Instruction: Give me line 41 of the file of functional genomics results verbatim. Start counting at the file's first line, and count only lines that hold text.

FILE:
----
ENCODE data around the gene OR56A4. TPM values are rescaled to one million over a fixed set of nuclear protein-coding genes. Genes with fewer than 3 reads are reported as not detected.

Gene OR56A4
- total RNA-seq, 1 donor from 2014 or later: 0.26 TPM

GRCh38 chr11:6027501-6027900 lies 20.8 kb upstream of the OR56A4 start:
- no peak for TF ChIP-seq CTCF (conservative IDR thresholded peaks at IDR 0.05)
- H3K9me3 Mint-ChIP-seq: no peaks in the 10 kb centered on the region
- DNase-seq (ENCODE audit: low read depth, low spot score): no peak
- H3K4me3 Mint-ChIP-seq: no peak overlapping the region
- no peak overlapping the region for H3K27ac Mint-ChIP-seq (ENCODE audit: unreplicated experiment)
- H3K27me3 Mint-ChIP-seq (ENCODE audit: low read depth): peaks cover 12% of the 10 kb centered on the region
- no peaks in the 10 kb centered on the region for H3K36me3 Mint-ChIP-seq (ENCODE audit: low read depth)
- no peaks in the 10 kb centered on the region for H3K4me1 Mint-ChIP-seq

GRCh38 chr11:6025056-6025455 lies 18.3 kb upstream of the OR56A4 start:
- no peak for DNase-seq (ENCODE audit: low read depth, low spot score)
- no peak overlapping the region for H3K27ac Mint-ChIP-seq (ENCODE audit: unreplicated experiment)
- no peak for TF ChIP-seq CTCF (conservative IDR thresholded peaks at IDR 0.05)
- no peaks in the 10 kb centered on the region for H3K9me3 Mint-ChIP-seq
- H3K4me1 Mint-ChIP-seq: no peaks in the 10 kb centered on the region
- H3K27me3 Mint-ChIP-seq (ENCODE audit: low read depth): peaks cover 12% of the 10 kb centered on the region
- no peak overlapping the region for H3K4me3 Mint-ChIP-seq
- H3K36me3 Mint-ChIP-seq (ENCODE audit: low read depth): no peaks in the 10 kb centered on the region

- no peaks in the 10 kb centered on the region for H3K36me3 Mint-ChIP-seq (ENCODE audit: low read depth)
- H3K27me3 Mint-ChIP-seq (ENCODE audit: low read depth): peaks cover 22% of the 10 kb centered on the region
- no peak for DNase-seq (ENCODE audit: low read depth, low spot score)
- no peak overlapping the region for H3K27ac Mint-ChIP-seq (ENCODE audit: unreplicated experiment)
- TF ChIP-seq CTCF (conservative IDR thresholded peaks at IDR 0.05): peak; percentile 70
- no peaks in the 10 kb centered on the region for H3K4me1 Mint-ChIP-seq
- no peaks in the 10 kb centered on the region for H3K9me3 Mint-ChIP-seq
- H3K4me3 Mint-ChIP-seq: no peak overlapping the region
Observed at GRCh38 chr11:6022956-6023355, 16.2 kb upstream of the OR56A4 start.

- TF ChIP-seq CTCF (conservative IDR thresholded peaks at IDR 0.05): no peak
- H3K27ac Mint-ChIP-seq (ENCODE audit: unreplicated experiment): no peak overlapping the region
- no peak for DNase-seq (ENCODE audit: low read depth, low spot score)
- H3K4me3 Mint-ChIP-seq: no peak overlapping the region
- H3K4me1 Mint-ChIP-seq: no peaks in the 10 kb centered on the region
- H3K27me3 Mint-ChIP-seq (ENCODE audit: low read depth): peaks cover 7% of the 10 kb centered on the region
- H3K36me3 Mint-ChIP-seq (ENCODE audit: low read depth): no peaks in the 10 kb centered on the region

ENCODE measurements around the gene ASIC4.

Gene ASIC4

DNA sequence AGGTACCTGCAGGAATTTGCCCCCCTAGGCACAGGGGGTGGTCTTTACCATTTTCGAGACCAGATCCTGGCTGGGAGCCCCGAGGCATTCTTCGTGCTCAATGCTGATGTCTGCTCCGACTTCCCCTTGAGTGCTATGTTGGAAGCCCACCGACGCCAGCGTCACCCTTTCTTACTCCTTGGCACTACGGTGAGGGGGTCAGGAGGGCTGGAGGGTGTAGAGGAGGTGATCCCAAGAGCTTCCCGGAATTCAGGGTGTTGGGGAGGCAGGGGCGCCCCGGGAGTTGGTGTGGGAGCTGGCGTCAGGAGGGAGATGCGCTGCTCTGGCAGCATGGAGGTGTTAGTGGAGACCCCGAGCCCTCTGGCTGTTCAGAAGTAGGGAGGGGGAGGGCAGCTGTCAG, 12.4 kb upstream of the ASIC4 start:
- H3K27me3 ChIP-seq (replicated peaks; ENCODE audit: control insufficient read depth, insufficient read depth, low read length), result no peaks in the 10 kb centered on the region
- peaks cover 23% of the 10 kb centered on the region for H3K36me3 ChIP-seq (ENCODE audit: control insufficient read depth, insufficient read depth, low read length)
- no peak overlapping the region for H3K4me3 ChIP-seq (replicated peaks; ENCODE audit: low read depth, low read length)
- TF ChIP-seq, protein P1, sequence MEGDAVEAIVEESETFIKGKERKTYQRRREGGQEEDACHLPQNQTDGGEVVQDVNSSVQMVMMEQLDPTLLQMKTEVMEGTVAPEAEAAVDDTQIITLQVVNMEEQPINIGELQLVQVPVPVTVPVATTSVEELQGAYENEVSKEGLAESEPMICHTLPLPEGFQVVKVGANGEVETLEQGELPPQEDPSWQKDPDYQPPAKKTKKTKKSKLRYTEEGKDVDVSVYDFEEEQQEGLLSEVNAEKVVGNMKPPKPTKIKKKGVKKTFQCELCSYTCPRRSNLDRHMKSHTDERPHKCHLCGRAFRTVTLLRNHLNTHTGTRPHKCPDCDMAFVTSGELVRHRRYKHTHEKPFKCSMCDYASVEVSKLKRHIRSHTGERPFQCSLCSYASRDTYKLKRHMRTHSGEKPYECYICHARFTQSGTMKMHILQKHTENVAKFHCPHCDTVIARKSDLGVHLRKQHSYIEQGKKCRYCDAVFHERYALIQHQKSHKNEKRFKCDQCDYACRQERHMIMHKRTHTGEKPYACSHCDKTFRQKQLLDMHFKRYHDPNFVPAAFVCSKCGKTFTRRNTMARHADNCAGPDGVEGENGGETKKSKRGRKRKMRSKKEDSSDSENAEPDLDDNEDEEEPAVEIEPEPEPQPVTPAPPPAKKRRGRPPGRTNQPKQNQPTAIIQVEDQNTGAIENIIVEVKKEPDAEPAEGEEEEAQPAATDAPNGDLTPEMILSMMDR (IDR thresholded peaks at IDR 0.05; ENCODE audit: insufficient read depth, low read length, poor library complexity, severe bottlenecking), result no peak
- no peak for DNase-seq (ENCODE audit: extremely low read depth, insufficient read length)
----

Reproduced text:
- H3K27me3 ChIP-seq (replicated peaks; ENCODE audit: control insufficient read depth, insufficient read depth, low read length), result no peaks in the 10 kb centered on the region